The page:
Impact investing is on the rise, right? A 2013 JP Morgan report indicates that 99 surveyed investors committed $8 billion toward impact investments in 2012, and they intended to commit $9 billion in 2013.
But these numbers can be misleading: Including investments in traditional developing market industries, and double-counting limited-partner investments into funds and the fund investments themselves inflate promising statistics. A narrower definition of impact investing reveals a much lower volume of activity and pace of growth. Why, despite the clear interest in doing more, is so much money waiting on the sidelines?
Lack of quality dealflow remains one of the most common complaints slowing the growth of the impact investing space: The same JP Morgan report and a Village Capital survey both identify a lack of investable opportunities as the biggest barrier to deploying more capital.
Part of the challenge lies with the enterprises in question: It’s hard enough to build a business that makes money in emerging markets without focusing on social impact. But that’s only part of the issue. Investable companies are out there, but too often we’re looking in the wrong places—or, we need to reconsider what’s “investable.”
So far, Accion Venture Lab has found a rich pipeline of investable companies where others haven’t, thanks in part to our three-prong strategy: investing earlier, tolerating more uncertainty, and concentrating on big-picture priorities over returns. Granted, we’re new at this, but we believe we can cultivate a new wave of market innovators and feed the pipeline for later-stage investors. So far, we’re thrilled with what we’ve found.
Venture Lab focuses on post-R&D companies that are often pre-proof of concept, pre-revenue, and even pre-operational. To most investors, these companies are squarely pre-investable. Even impact investors typically prefer to invest at a later stage when concepts are proven and risks are lower. As a result, innovative enterprises often fall into a “Pioneer Gap” and find it difficult to access the capital and support they need to prove new concepts.
But we see this as our “sweet spot” and an opportunity to get in on the ground floor with the industry’s next leaders. We make this work by being thesis-driven with investments: We focus on trends such as increasing mobile or Internet connectivity and “big data,” and we bet on the evolution of financial inclusion to keep ahead of the curve. For most funds driven by management fees, small investments like ours aren’t economical, particularly when companies aren’t local; we’re different in that our nonprofit status lets us follow our own rules and elevate strategic and impact considerations over pure economics.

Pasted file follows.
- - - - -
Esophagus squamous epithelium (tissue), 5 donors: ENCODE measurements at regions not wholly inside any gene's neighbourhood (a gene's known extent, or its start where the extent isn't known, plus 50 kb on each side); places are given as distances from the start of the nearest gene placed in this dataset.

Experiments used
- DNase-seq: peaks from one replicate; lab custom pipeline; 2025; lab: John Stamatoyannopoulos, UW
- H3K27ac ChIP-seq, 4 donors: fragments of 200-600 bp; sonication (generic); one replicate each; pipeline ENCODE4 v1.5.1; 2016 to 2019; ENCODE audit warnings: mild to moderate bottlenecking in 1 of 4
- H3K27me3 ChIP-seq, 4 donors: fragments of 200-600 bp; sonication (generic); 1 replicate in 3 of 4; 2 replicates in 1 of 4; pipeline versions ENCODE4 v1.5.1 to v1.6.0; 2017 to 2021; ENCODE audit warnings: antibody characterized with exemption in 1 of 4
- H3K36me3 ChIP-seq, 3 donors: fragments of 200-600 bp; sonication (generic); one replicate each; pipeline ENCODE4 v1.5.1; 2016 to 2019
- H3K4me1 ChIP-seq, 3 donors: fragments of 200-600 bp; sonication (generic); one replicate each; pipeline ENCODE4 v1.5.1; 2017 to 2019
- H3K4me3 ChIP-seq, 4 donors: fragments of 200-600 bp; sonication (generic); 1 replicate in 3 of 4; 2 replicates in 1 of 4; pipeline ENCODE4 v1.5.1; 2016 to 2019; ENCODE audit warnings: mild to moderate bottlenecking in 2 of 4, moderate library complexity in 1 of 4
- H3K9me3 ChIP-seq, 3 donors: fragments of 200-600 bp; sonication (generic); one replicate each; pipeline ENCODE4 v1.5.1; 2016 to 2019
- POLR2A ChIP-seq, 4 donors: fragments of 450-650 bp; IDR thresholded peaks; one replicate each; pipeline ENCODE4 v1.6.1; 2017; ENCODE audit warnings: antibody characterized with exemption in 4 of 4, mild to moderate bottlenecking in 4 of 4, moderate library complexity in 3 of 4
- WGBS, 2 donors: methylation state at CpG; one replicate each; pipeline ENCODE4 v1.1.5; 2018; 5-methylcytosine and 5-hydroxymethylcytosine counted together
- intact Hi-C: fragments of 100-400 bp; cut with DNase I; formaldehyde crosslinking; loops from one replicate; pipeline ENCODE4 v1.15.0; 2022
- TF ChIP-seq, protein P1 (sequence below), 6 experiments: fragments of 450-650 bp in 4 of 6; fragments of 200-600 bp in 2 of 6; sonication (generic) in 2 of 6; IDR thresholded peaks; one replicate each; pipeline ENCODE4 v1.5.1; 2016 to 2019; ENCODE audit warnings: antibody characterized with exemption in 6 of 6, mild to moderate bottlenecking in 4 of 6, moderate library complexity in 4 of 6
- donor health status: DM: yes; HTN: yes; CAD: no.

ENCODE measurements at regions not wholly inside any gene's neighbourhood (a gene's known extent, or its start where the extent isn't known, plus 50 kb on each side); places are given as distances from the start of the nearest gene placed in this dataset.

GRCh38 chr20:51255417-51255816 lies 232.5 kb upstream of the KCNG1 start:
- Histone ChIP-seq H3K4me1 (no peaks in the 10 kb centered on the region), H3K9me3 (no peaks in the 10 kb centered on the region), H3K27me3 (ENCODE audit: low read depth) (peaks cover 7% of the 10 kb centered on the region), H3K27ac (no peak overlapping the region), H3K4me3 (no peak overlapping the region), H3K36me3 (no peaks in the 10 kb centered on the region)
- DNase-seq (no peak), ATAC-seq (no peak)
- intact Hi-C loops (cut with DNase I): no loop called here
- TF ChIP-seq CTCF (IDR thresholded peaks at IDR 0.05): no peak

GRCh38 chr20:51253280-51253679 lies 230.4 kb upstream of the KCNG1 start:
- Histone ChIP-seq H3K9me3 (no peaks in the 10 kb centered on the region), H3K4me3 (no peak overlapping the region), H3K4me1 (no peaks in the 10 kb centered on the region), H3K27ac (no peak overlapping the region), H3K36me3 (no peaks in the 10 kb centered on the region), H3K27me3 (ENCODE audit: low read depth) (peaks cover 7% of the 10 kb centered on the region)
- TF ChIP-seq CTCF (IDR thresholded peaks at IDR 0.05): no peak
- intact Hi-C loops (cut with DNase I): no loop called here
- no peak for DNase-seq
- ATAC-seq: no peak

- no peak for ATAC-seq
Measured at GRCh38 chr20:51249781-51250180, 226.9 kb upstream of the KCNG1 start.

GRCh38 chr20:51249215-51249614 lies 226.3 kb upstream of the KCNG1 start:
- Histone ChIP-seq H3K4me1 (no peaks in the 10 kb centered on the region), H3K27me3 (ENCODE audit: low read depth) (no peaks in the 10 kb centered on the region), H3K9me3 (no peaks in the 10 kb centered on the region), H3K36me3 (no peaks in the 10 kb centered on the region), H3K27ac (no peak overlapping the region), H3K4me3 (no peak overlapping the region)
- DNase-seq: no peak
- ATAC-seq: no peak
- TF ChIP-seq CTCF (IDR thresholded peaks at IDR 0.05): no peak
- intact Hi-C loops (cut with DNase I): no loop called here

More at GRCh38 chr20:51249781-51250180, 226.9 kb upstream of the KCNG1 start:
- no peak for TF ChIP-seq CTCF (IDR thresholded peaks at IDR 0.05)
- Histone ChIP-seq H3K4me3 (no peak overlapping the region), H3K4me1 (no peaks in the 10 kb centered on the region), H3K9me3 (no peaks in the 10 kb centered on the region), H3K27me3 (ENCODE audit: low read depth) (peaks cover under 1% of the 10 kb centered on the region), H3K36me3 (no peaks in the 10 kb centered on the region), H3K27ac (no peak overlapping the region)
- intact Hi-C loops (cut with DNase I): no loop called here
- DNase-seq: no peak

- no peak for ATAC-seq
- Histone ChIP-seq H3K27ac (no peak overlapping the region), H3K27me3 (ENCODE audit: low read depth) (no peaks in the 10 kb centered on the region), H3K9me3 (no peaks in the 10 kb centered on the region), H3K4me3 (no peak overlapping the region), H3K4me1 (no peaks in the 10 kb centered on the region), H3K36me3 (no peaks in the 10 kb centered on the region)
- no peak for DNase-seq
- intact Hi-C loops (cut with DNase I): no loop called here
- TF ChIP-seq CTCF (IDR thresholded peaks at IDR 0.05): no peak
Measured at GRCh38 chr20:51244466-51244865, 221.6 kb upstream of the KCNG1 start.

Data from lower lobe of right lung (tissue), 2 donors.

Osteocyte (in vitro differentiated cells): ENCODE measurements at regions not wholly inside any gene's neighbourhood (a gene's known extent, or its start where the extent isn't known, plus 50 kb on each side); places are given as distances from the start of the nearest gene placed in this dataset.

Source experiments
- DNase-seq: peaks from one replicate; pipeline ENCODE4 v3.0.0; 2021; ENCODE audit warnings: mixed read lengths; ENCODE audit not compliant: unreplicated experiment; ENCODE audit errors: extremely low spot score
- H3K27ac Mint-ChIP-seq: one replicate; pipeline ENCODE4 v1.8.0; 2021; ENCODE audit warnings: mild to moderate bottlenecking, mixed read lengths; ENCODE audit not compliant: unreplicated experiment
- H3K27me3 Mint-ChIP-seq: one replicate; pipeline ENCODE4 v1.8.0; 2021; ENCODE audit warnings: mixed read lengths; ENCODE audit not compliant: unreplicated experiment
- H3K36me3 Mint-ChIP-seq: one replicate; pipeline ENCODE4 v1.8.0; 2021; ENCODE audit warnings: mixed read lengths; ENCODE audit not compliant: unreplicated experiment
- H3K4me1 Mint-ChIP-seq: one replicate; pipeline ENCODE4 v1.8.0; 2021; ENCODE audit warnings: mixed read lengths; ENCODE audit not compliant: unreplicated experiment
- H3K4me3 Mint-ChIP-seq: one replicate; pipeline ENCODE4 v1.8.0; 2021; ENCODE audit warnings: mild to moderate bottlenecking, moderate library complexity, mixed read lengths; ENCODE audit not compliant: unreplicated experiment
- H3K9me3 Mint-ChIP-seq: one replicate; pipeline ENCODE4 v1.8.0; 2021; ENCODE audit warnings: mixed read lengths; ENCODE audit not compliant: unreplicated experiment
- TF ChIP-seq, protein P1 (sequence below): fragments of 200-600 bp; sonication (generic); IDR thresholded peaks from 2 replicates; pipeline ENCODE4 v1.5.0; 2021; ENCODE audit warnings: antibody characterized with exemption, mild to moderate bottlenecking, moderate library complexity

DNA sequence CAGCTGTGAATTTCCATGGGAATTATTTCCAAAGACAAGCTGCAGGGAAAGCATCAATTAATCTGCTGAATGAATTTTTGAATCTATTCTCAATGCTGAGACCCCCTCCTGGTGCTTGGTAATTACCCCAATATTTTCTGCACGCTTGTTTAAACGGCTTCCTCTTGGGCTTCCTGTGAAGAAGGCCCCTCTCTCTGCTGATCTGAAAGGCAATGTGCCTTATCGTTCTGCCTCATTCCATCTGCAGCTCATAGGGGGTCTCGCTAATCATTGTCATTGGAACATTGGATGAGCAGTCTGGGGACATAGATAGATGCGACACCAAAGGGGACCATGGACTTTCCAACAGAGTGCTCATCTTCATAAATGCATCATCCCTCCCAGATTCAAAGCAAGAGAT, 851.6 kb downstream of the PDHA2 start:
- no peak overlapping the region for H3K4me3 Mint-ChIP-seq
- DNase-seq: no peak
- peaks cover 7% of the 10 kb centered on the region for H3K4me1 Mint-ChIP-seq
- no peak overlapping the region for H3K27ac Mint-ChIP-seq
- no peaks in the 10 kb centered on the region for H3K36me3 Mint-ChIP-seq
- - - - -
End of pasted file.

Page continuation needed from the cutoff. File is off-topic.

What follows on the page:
Regardless of stage, investing in startups isn’t for the faint of heart. There’s no question that we absorb greater risk and tolerate greater uncertainty than our later-stage counterparts. But it’s easier to take risks when the bets are small—our investments average around $300,000, and we still take our time meeting hundreds of companies before we say “yes” to a handful. We also recognize that all risks aren’t created equal—certain factors, such as an uncertain regulatory environment or unreliable access to capital, may be worth the risk if the potential for impact is high enough. But we will never cut corners on management integrity, shared vision, or our confidence in the business’s ability to deliver. We may fail sometimes, and when we do, we must learn from that; but when we win, we want to win big—and not just in terms of profit.
Ultimately, we are a nonprofit, and our mission is to give people the financial tools they need to improve their lives. With our core microfinance work, the name of the game is clear: higher quality services, better outreach to underserved customers, and lower costs. With Venture Lab, we pursue the same mission but do so in what may sometimes seem a roundabout way, focused on less quantifiable priorities such as innovation, synergy with our core work and capabilities, and industry contribution. For example, the early adopters for a mobile airtime payments business or “big data” credit assessment technology may come from the middle class, where individuals have better phone and Internet access than those living in poverty. When we invest in these companies, we believe that today’s up-market innovations can be the down-market game-changers of tomorrow. This “trickle-down innovation” may happen faster than we think: Consider how quickly mobile phones have spread to more than 5 billion people. And smartphones with data access are spreading nearly as quickly—in the United States, half of all mobile subscribers now have a smartphone, a jump of 14 percent in just one year.
Again, it’s early days for us here at the Accion Venture Lab, and we certainly have our own challenges—but so far, we’re happy to report that “lack of investable companies” hasn’t been one of them.